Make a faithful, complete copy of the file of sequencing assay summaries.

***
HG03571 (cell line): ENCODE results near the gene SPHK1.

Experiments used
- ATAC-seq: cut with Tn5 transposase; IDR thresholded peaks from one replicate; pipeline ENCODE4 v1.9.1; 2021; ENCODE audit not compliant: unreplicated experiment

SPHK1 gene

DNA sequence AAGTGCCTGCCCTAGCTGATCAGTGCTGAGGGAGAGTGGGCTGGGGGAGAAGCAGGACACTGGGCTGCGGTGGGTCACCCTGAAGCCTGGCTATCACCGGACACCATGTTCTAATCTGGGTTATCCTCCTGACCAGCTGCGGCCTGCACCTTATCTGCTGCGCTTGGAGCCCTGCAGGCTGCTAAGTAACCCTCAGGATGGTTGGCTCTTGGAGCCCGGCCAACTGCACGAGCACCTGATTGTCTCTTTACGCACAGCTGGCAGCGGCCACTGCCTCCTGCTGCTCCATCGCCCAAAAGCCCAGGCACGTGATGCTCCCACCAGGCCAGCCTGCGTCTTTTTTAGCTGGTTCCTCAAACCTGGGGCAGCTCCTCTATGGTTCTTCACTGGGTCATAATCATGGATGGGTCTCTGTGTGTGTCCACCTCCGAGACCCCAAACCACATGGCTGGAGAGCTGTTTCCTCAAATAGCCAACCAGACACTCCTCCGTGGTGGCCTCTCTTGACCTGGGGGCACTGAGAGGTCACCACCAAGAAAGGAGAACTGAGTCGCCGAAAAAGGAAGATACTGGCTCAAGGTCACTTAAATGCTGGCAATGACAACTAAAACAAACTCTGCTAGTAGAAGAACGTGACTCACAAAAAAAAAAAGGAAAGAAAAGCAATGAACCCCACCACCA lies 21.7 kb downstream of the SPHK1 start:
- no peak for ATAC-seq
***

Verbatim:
HG03571 (cell line): ENCODE results near the gene SPHK1.

Experiments used
- ATAC-seq: cut with Tn5 transposase; IDR thresholded peaks from one replicate; pipeline ENCODE4 v1.9.1; 2021; ENCODE audit not compliant: unreplicated experiment

SPHK1 gene

DNA sequence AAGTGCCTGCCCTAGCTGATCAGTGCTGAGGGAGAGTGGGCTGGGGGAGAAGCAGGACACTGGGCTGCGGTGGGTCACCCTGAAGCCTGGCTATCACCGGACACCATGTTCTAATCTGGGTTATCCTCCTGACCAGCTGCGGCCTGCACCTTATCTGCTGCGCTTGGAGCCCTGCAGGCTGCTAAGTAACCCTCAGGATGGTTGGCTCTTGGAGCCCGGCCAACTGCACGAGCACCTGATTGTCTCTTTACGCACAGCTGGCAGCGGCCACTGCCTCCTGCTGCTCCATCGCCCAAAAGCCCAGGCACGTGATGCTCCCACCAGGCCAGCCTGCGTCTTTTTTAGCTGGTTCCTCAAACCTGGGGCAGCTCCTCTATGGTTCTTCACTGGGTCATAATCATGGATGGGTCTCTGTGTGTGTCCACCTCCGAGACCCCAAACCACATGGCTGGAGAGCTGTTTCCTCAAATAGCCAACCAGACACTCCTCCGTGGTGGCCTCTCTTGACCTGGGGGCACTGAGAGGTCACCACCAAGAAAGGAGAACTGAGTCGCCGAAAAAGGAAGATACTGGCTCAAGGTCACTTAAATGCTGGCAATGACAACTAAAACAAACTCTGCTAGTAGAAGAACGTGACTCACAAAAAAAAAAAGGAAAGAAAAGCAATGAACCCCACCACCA lies 21.7 kb downstream of the SPHK1 start:
- no peak for ATAC-seq